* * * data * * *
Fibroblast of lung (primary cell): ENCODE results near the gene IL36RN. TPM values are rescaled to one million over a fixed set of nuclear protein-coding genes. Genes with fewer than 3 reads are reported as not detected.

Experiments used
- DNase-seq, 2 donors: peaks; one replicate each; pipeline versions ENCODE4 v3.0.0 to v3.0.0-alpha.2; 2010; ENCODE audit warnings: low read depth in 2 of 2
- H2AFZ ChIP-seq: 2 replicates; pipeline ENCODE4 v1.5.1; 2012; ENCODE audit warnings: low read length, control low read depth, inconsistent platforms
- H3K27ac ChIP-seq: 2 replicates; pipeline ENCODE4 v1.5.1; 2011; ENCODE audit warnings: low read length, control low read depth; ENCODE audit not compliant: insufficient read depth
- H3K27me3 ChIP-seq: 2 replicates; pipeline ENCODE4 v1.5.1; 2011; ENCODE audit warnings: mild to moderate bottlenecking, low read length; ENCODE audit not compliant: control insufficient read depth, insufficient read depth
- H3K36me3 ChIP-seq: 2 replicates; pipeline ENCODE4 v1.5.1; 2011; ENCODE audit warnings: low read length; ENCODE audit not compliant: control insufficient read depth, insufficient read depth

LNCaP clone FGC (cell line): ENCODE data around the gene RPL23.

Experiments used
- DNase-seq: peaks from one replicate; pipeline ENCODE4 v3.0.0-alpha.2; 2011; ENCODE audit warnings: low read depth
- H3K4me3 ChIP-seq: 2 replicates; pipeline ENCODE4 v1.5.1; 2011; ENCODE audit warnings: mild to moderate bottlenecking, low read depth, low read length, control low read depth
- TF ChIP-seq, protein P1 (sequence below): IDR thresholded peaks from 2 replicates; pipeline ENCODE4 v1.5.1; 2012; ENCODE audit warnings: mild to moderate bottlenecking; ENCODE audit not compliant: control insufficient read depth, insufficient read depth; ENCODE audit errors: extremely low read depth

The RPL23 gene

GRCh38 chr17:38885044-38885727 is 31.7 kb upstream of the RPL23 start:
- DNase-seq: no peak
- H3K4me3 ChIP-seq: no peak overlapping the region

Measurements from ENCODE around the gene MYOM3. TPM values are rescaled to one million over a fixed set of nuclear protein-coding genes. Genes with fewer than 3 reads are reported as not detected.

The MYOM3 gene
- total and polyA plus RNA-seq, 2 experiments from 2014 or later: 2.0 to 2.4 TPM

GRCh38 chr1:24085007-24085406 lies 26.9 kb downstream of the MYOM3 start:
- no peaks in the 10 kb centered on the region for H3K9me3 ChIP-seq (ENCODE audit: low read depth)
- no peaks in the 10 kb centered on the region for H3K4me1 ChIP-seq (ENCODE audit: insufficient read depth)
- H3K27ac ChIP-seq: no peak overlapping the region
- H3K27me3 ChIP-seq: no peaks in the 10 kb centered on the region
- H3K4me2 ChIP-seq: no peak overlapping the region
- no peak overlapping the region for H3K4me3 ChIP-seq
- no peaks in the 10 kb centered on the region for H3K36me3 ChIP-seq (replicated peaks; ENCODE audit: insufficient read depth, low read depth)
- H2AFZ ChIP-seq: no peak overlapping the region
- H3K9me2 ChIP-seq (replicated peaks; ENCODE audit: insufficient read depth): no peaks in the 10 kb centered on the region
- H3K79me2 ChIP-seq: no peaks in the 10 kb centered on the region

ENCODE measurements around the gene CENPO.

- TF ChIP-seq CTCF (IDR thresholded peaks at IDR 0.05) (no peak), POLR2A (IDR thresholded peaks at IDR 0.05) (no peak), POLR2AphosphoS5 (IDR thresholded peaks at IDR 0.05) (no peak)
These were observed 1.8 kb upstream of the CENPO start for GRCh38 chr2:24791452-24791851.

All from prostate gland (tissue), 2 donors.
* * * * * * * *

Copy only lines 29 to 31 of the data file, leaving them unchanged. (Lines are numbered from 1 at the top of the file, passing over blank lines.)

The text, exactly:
- H3K9me2 ChIP-seq (replicated peaks; ENCODE audit: insufficient read depth): no peaks in the 10 kb centered on the region
- H3K79me2 ChIP-seq: no peaks in the 10 kb centered on the region

ENCODE measurements around the gene CENPO.